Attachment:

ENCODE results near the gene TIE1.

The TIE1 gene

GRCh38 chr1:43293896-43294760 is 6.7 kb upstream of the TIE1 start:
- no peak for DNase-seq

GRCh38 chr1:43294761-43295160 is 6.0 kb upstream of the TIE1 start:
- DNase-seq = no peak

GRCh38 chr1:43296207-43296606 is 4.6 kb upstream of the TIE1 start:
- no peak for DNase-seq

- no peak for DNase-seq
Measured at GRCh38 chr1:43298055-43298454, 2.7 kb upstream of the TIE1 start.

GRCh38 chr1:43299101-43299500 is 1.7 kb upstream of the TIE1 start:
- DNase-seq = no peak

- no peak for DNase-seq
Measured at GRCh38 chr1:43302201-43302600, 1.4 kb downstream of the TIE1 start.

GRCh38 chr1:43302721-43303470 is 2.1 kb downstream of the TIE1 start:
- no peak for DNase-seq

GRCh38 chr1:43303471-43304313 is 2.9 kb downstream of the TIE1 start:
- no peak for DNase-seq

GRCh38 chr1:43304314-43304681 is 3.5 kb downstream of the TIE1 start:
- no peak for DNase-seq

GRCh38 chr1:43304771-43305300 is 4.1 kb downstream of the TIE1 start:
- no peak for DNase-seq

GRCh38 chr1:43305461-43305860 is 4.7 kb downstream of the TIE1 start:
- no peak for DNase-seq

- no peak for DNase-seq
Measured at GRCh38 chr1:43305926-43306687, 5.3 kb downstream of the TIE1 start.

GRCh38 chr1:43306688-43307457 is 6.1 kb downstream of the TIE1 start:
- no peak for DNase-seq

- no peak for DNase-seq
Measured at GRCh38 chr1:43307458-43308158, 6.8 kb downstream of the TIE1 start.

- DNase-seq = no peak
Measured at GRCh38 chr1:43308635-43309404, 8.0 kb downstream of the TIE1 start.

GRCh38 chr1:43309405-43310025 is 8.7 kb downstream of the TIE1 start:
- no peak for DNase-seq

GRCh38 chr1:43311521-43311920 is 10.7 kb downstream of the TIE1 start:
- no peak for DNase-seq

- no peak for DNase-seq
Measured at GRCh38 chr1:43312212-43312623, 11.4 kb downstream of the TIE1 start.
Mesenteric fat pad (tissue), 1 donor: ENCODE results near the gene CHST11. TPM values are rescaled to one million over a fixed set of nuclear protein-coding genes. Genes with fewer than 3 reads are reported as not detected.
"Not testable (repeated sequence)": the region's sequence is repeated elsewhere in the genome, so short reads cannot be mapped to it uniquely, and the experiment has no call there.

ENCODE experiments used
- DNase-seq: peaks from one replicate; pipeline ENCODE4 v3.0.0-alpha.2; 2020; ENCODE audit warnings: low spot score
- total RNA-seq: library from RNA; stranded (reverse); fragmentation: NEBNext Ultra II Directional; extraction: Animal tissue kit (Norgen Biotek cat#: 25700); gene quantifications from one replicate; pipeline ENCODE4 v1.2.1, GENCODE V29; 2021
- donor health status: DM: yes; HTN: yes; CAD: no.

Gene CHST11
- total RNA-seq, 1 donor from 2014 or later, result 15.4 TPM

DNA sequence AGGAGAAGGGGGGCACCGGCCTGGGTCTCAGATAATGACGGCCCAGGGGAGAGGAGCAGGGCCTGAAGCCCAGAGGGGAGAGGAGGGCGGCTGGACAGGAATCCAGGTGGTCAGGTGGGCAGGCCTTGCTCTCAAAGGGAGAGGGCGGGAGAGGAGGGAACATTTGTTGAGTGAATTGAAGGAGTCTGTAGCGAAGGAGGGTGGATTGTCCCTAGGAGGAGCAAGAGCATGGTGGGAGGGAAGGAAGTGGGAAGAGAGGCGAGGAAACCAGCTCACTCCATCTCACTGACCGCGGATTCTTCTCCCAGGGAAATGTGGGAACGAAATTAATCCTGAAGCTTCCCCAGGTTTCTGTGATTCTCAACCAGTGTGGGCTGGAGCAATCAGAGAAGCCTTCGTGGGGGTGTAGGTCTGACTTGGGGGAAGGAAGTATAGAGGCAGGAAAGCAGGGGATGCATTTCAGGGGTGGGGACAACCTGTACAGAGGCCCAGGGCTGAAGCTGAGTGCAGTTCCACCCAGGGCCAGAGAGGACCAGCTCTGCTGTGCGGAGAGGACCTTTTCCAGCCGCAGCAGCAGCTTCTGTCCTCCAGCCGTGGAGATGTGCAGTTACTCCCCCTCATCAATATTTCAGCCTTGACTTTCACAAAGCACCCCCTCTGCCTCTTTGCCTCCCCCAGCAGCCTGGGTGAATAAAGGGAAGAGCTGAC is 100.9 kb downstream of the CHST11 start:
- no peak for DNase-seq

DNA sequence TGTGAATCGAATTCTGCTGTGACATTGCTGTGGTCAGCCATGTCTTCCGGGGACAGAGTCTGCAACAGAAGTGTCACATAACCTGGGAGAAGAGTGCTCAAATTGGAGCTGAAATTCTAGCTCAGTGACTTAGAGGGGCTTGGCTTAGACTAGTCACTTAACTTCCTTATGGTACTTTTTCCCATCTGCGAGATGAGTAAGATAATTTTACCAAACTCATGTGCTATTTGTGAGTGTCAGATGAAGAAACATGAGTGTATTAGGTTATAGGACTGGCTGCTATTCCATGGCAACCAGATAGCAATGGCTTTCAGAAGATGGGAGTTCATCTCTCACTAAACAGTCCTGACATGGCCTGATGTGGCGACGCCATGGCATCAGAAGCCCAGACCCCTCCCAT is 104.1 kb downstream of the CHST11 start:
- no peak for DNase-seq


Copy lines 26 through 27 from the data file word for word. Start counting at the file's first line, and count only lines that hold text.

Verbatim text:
Measured at GRCh38 chr1:43305926-43306687, 5.3 kb downstream of the TIE1 start.

GRCh38 chr1:43306688-43307457 is 6.1 kb downstream of the TIE1 start: